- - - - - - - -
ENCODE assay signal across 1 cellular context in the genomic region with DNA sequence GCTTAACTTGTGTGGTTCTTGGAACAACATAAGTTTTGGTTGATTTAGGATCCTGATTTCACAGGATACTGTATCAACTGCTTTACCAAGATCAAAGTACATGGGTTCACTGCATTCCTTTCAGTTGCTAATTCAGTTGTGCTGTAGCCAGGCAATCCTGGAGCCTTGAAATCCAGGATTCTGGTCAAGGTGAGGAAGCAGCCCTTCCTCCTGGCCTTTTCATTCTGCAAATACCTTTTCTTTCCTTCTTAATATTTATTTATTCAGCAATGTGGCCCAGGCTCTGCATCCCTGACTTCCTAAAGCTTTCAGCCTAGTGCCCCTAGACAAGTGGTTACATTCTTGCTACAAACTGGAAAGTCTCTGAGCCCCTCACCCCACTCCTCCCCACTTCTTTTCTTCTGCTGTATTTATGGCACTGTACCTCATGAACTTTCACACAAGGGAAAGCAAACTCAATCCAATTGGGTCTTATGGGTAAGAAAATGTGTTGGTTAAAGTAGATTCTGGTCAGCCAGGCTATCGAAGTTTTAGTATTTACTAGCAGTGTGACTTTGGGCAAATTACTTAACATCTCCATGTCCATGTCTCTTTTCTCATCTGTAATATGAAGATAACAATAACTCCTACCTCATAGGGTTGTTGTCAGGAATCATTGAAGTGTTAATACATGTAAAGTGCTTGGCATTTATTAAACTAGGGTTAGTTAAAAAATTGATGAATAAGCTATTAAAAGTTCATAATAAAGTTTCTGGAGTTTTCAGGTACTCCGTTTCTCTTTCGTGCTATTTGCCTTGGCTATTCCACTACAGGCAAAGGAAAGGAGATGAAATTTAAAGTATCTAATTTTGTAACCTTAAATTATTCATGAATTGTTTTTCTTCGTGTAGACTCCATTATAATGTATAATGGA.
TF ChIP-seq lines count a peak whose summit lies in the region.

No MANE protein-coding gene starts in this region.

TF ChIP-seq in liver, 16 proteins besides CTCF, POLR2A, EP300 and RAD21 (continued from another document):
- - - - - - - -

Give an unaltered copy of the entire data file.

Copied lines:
ENCODE assay signal across 1 cellular context in the genomic region with DNA sequence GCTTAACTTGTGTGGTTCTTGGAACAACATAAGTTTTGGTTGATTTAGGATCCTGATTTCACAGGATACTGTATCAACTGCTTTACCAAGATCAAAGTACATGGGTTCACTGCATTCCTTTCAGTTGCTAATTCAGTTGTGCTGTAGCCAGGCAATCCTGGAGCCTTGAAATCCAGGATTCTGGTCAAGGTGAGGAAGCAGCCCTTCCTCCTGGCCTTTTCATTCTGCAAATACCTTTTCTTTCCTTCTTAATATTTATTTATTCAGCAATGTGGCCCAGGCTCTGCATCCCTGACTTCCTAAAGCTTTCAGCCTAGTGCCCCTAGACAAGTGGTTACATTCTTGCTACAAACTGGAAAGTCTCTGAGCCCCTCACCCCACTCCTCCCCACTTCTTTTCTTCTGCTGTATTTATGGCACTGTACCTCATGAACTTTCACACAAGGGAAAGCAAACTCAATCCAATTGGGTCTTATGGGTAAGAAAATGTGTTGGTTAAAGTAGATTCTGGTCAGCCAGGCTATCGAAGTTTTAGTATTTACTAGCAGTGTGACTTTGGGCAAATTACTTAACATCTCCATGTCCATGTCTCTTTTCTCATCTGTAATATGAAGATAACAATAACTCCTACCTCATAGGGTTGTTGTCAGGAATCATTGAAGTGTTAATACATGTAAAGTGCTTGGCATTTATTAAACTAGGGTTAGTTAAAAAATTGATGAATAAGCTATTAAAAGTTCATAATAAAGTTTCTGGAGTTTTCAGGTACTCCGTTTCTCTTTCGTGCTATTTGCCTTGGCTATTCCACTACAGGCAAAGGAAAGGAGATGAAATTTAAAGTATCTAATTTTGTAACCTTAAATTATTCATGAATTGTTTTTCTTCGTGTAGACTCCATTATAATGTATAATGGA.
TF ChIP-seq lines count a peak whose summit lies in the region.

No MANE protein-coding gene starts in this region.

TF ChIP-seq in liver, 16 proteins besides CTCF, POLR2A, EP300 and RAD21 (continued from another document):